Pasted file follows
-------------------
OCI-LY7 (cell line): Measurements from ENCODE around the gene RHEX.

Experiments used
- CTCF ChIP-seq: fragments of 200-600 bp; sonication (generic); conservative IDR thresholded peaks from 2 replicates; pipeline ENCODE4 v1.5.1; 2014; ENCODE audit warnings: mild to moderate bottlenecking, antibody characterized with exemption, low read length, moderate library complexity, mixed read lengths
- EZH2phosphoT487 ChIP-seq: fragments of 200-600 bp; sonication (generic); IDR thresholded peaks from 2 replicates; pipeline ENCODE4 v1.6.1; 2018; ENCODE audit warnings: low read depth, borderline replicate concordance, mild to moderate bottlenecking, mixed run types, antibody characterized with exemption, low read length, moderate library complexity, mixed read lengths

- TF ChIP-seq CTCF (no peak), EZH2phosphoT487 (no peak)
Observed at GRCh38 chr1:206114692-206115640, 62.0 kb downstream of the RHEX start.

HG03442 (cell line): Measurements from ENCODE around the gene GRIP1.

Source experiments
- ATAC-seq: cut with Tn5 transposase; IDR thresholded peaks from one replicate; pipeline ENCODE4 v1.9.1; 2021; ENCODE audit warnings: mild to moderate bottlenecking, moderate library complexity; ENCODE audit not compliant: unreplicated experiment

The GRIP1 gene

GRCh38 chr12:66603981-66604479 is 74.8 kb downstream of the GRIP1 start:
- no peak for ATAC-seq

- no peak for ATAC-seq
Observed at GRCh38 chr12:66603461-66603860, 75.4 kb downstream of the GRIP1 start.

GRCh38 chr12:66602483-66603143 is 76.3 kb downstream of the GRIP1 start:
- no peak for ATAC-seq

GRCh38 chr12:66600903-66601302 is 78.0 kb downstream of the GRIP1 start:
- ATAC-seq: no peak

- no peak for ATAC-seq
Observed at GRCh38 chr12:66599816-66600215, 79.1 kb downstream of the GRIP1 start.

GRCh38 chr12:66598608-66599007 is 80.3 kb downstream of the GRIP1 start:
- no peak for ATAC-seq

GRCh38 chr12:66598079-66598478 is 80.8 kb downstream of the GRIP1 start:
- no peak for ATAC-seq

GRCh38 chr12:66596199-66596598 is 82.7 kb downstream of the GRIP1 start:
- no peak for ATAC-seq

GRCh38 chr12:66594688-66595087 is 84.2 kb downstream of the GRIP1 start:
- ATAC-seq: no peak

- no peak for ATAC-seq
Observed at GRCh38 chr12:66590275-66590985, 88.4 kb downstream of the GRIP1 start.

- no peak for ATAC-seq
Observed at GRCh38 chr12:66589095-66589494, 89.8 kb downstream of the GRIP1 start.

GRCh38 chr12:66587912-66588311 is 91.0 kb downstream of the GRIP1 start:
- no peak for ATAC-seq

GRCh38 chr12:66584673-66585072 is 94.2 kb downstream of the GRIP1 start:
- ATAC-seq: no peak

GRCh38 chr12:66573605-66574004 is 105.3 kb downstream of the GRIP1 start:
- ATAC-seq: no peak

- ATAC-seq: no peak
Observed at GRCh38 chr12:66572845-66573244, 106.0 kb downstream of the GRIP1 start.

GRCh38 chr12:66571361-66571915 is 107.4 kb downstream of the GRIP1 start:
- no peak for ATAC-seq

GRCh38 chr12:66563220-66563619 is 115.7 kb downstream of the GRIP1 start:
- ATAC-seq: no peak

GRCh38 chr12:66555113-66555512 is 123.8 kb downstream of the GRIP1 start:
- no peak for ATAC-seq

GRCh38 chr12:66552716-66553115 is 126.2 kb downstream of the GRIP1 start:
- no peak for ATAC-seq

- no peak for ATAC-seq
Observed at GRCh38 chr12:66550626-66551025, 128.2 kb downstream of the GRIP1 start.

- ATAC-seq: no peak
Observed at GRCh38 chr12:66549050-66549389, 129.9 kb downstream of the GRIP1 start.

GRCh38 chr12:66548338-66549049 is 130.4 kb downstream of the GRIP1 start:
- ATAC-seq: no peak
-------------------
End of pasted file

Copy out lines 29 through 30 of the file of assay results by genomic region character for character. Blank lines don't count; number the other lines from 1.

- no peak for ATAC-seq
Observed at GRCh38 chr12:66590275-66590985, 88.4 kb downstream of the GRIP1 start.